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History of Cancer Treatments: Targeted Therapy

Until the late 1990s nearly all drugs used in cancer treatment (with the exception of hormone treatments) worked by killing cells that were in the process of replicating their DNA and dividing to form 2 new cells. These chemotherapy drugs also killed some normal cells but had a greater effect on cancer cells.

Targeted therapies work by influencing the processes that control growth, division, and spread of cancer cells, as well as the signals that cause cancer cells to die naturally (the way normal cells do when they are damaged or old). Targeted therapies work in several ways.

Growth signal inhibitors

Growth factors are hormone-like substances that help tell cells when to grow and divide. Their role in fetal growth and repair of injured tissue was first recognized in the 1960s. Later it was realized that abnormal forms of growth factors or abnormally high levels of growth factors contribute to the growth and spread of cancer cells. Researchers have also started to understand how cells recognize and respond to these factors, and how that can lead to signals inside the cells that cause the abnormal features found in cancer cells. Changes in these signal pathways have also been identified as a cause of the abnormal behavior of cancer cells.

During the 1980s, scientists found that many of the growth factors and other substances responsible for recognizing and responding to growth factors are actually products of oncogenes. Among the earliest targeted therapies that block growth signals are trastuzumab (Herceptin), gefitinib (Iressa), imatinib (Gleevec), and cetuximab (Erbitux). Many others are available today.

Angiogenesis inhibitors

Angiogenesis is the creation of new blood vessels. The term comes from 2 Greek words: angio, meaning “blood vessel,” and genesis, meaning “beginning.” Normally, this is a healthy process. New blood vessels, for instance, help the body heal wounds and repair damaged tissues. But in a person with cancer, this same process creates new, very small blood vessels that give a tumor its own blood supply and allow it to grow.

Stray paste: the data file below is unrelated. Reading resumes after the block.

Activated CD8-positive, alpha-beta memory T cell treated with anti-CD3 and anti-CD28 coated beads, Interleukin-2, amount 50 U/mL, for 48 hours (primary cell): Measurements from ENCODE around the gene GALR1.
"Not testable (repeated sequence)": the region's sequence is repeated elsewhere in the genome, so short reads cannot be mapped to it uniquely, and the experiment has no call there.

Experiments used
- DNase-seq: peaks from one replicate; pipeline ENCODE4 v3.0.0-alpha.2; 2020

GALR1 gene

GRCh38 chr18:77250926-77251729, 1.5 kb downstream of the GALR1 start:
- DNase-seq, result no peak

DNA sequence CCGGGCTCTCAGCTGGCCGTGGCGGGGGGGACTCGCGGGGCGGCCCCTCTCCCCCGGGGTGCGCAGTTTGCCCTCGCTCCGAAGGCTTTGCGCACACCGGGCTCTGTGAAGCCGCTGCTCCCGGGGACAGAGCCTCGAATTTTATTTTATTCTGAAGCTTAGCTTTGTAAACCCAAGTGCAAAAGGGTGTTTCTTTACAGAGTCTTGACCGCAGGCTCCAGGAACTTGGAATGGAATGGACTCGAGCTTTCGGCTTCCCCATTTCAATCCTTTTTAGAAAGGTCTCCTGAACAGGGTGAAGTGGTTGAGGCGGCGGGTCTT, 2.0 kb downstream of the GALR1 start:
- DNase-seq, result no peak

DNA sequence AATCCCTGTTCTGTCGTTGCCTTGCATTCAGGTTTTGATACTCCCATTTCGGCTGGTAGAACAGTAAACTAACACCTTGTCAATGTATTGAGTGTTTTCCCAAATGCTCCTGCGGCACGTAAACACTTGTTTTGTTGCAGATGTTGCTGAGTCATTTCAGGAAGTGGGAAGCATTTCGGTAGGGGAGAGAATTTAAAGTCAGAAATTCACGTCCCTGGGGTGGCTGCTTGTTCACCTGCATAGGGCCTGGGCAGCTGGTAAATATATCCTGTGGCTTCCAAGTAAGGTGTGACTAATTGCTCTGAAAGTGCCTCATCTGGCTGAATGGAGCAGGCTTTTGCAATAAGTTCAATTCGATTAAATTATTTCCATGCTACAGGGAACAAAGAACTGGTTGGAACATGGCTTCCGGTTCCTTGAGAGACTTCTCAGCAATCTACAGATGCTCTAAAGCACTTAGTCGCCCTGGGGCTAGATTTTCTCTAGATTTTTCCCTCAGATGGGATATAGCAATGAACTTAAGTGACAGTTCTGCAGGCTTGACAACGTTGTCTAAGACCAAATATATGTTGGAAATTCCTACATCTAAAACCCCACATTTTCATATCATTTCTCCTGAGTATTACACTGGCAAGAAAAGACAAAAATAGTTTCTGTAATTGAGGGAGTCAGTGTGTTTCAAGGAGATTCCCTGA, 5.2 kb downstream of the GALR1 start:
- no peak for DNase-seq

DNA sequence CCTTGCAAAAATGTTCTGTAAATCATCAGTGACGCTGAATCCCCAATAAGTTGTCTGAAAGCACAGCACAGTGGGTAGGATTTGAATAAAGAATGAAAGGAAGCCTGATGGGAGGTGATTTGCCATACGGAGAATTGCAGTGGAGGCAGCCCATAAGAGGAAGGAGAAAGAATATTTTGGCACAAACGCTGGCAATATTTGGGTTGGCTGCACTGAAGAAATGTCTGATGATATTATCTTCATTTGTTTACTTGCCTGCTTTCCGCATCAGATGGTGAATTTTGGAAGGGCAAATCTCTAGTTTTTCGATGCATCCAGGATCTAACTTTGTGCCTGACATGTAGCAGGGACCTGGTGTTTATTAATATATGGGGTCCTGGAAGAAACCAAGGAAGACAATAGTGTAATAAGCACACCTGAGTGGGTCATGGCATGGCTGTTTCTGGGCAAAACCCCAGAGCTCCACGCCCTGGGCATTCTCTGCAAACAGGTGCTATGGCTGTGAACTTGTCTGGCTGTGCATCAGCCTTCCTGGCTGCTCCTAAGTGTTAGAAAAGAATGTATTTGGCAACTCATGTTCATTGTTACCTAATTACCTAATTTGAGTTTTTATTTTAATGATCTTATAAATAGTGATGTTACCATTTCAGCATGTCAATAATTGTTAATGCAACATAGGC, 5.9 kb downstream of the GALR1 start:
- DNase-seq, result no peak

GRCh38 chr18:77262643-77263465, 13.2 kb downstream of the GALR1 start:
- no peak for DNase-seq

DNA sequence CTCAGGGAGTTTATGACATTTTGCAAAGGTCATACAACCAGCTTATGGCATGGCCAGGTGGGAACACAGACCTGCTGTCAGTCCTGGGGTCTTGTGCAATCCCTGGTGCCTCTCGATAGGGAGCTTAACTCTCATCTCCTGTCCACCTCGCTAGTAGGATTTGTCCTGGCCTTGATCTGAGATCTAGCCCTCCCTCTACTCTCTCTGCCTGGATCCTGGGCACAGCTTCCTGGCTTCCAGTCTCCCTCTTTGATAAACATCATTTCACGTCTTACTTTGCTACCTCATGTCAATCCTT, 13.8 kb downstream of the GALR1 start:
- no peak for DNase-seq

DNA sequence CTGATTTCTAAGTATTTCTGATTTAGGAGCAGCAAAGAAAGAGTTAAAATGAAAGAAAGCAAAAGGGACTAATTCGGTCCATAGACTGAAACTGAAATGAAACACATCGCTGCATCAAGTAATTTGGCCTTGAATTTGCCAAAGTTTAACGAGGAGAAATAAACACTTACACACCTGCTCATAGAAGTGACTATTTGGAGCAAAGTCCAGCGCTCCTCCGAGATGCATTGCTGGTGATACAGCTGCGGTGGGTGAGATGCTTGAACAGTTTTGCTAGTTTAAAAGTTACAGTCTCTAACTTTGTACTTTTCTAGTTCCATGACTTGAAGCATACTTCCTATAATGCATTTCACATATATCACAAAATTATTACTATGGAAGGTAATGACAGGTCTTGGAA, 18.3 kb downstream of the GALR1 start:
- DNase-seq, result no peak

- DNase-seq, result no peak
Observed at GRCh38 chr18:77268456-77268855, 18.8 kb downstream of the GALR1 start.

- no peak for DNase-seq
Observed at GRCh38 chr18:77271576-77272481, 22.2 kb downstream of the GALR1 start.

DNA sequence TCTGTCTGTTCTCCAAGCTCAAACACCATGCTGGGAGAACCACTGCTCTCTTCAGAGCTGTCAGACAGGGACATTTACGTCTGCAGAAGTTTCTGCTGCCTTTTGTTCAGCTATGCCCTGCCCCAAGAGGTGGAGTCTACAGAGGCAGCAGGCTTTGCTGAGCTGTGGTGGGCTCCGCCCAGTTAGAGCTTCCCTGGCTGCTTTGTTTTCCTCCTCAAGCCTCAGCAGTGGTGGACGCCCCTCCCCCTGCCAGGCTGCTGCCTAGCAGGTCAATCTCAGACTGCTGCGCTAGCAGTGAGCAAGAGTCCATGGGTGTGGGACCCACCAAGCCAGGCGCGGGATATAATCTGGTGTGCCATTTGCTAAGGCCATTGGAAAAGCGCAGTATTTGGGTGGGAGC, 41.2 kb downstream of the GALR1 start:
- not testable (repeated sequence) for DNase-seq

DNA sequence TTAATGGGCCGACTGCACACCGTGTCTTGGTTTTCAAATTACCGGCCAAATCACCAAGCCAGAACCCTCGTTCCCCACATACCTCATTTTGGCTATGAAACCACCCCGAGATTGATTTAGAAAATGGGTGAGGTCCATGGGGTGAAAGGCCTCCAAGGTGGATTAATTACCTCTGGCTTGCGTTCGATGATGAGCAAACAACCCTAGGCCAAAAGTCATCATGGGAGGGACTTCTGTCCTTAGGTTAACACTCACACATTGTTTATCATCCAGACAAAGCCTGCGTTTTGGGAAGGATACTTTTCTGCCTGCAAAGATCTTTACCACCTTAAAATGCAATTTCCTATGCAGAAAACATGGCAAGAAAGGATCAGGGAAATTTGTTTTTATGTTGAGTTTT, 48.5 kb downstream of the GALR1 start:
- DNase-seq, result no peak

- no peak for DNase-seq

Anti-angiogenesis agents are types of targeted therapy that use drugs or other substances to stop tumors from making the new blood vessels they need to keep growing. This concept was first proposed by Judah Folkman in the early 1970s, but it wasn’t until 2004 that the first angiogenesis inhibitor, bevacizumab (Avastin), was approved. Currently used to treat advanced colorectal, kidney, and lung cancers, bevacizumab is being studied as treatment for many other types of cancer, too. And many new drugs that block angiogenesis have become available since 2004.

Apoptosis-inducing drugs

Apoptosis is a natural process through which cells with DNA too damaged to repair – such as cancer cells – can be forced to die. Many anti-cancer treatments (including radiation and chemo) cause cell changes that eventually lead to apoptosis. But targeted drugs in this group are different, because they are aimed specifically at the cell substances that control cell survival and death.

The future of targeted therapies

As more is learned about the molecular biology of cancer, researchers will have more targets for their new drugs. Along with more monoclonal antibodies and small signaling pathway inhibitors, researchers are developing new classes of molecules such as antisense oligodeoxynucleotides and small interfering RNA (siRNA). Research is being done to develop targeted drugs that are aimed at proteins produced by specific gene mutations in cancer cells, too.

Researchers are looking for gene mutations that cause some patients to respond better to certain drugs.

The American Cancer Society medical and editorial content team

Our team is made up of doctors and oncology certified nurses with deep knowledge of cancer care as well as editors and translators with extensive experience in medical writing.

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American Society of Clinical Oncology. Progress & Timeline. Accessed at on June 12, 2014.

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Devita VT Jr, Rosenberg SA. Two Hundred Years of Cancer Research. N Engl J Med. 2012;366(23):2207-2214.

Last Revised: June 12, 2014

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